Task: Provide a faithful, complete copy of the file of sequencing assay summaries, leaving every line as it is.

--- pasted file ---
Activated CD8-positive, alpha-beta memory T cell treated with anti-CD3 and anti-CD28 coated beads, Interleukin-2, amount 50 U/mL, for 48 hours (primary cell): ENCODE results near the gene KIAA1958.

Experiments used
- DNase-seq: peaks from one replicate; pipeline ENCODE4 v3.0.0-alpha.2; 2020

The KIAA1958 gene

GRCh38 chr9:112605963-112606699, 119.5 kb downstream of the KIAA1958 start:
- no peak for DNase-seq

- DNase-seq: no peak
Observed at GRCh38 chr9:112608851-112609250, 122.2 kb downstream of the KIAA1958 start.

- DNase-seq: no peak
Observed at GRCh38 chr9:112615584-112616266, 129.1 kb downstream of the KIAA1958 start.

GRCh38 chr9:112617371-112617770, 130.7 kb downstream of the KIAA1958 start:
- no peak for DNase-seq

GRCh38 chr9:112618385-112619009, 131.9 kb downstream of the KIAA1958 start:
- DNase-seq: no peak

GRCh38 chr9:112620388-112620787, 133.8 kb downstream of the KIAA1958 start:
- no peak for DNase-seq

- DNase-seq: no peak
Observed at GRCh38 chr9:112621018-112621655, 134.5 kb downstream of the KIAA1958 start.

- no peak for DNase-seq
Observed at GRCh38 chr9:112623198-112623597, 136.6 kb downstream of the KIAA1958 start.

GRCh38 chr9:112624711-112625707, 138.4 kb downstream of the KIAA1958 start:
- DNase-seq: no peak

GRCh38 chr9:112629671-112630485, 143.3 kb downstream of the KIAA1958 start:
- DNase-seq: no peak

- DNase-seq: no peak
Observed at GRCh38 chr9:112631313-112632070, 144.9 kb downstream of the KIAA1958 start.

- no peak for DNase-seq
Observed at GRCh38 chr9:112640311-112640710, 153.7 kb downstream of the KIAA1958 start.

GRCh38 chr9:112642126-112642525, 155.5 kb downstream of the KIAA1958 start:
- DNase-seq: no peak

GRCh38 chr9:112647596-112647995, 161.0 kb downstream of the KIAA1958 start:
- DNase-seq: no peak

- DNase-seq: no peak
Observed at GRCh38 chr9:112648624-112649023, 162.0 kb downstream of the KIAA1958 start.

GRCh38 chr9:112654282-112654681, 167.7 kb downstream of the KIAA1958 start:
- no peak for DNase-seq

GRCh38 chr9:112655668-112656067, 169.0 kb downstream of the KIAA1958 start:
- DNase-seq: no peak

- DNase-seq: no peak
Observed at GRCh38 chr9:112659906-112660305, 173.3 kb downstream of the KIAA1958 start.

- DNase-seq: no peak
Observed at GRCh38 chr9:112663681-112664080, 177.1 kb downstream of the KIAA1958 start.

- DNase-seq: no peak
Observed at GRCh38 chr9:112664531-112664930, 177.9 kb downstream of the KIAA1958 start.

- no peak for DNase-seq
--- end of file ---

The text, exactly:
Activated CD8-positive, alpha-beta memory T cell treated with anti-CD3 and anti-CD28 coated beads, Interleukin-2, amount 50 U/mL, for 48 hours (primary cell): ENCODE results near the gene KIAA1958.

Experiments used
- DNase-seq: peaks from one replicate; pipeline ENCODE4 v3.0.0-alpha.2; 2020

The KIAA1958 gene

GRCh38 chr9:112605963-112606699, 119.5 kb downstream of the KIAA1958 start:
- no peak for DNase-seq

- DNase-seq: no peak
Observed at GRCh38 chr9:112608851-112609250, 122.2 kb downstream of the KIAA1958 start.

- DNase-seq: no peak
Observed at GRCh38 chr9:112615584-112616266, 129.1 kb downstream of the KIAA1958 start.

GRCh38 chr9:112617371-112617770, 130.7 kb downstream of the KIAA1958 start:
- no peak for DNase-seq

GRCh38 chr9:112618385-112619009, 131.9 kb downstream of the KIAA1958 start:
- DNase-seq: no peak

GRCh38 chr9:112620388-112620787, 133.8 kb downstream of the KIAA1958 start:
- no peak for DNase-seq

- DNase-seq: no peak
Observed at GRCh38 chr9:112621018-112621655, 134.5 kb downstream of the KIAA1958 start.

- no peak for DNase-seq
Observed at GRCh38 chr9:112623198-112623597, 136.6 kb downstream of the KIAA1958 start.

GRCh38 chr9:112624711-112625707, 138.4 kb downstream of the KIAA1958 start:
- DNase-seq: no peak

GRCh38 chr9:112629671-112630485, 143.3 kb downstream of the KIAA1958 start:
- DNase-seq: no peak

- DNase-seq: no peak
Observed at GRCh38 chr9:112631313-112632070, 144.9 kb downstream of the KIAA1958 start.

- no peak for DNase-seq
Observed at GRCh38 chr9:112640311-112640710, 153.7 kb downstream of the KIAA1958 start.

GRCh38 chr9:112642126-112642525, 155.5 kb downstream of the KIAA1958 start:
- DNase-seq: no peak

GRCh38 chr9:112647596-112647995, 161.0 kb downstream of the KIAA1958 start:
- DNase-seq: no peak

- DNase-seq: no peak
Observed at GRCh38 chr9:112648624-112649023, 162.0 kb downstream of the KIAA1958 start.

GRCh38 chr9:112654282-112654681, 167.7 kb downstream of the KIAA1958 start:
- no peak for DNase-seq

GRCh38 chr9:112655668-112656067, 169.0 kb downstream of the KIAA1958 start:
- DNase-seq: no peak

- DNase-seq: no peak
Observed at GRCh38 chr9:112659906-112660305, 173.3 kb downstream of the KIAA1958 start.

- DNase-seq: no peak
Observed at GRCh38 chr9:112663681-112664080, 177.1 kb downstream of the KIAA1958 start.

- DNase-seq: no peak
Observed at GRCh38 chr9:112664531-112664930, 177.9 kb downstream of the KIAA1958 start.

- no peak for DNase-seq